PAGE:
Although a number of First Nations chiefs put pressure on her to end her crusade, Attawapiskat Chief Theresa Spence, so far, is continuing on with her month-long hunger strike.
Spence, who has been living on a diet of fish broth, vitamins and tea since Dec. 11, has insisted she will continue the protest until she gets a meeting with Prime Minister Stephen Harper and Gov. Gen. David Johnston to discuss "treaty issues."
But now that Harper has met with some First Nations leaders on Friday and Spence herself joined other chiefs at a ceremonial event at Rideau Hall with the Governor General, questions may rise as to what effectiveness her hunger strike will continue to have.
"I think the challenge that Chief Spence may face is that a lot of people thought they understood what [she was] looking for was a meeting between the Aboriginal People and the prime minister," said Chris Waddell, director of the School of Journalism and Communication at Ottawa's Carleton University. "So for a lot of people, they will now say 'Well, there was a meeting between the Aboriginal People and the prime minister. So what's the problem? So if you want to continue the hunger strike, what is it exactly that you wanted that you didn't get that you would be able to get now.'"
Spence's demands at times have seemed unclear — whether or not she wanted a direct meeting with Harper and Johnson or if a meeting with First Nations leaders and the prime minister and Governor General would suffice.
Waddell said that a hunger strike is most effective if it's clearly linked to specific issues and specific demands, but that it appears in Spence's case, the issues seem to be nebulous.
"In this case, it appears that the reason for the hunger strike changes. When you try to attract attention by doing something like this, you, to some degree, risk losing some of that attention when it doesn't appear consistent to why you're doing it."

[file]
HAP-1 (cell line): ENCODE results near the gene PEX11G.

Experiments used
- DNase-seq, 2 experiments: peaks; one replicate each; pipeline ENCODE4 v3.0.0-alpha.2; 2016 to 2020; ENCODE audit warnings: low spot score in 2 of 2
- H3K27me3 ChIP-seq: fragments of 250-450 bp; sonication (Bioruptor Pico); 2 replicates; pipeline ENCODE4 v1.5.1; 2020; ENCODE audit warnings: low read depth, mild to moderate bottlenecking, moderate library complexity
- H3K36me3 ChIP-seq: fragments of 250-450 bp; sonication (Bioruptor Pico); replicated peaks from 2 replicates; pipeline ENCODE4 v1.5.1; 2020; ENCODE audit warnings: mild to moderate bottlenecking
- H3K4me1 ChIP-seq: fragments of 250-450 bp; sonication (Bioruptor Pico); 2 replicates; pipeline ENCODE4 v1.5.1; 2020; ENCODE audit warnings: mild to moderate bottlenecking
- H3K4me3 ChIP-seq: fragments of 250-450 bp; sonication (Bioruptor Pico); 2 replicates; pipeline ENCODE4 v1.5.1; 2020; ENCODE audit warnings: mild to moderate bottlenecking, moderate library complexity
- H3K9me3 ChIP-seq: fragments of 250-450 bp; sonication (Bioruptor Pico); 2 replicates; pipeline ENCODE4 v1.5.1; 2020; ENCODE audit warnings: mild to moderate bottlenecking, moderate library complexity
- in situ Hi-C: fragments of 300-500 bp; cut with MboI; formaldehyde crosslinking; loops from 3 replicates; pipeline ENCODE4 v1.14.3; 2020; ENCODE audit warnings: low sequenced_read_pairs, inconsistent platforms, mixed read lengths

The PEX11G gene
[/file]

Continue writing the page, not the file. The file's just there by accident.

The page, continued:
Spence's tactic has also been marred by a debate over whether she was in fact on a hunger strike.
"As a tactic, it's devastatingly effective, because it really triggers public sympathy and a tremendous sense of guilt. It's such a visual thing or it can be," said Chris Eby, a senior consultant with Navigator, a Toronto-based communications firm.
"With Chief Spence, I think we're in a bit of a different scenario where she's admitted she's taking vitamins, and fish broth and some medicinal and herbal teas. So I don't know if you can truly call this a hunger strike. I think when people hear that she's taking more than just water or liquids — which is traditionally considered a true hunger strike — it doesn't have the same effect."
Since Spence didn't appear to display any outward signs of malnourishment, it has not been as effective a tactic as it could be, Eby said.
"I'm not advocating that she cause herself any harm, but we do live in a very visual world. If all of a sudden Theresa Spence appeared and looked gaunt and was sick and had noticeably lost a lot of weight, I think it would have a far greater impact on the Canadian public."
Spence's appearance may also have caused some to question her real commitment to the hunger strike, said Patrick Gossage, chair of the public relations firm Media Profile.
"I think it's raised questions in people's minds about how serious she is," he said. "The problem is you have to be willing to die and there are cynics who wonder whether [she's] really going to collapse. There's certainly no sign of it."
But Gossage said Spence will continue to attract attention because the Idle No More movement continues to gather momentum.
"What's kind of fortuitous for her, there's lots else going on. If it was just her, after two or three weeks, and she's not showing visible signs of decay, it would be hard to maintain. But there's so much else going on in this file, she can remain a symbol of it for a long time," he said.
"This Idle No More thing sure has legs. As long as it has legs, it's going to be difficult to ignore this woman."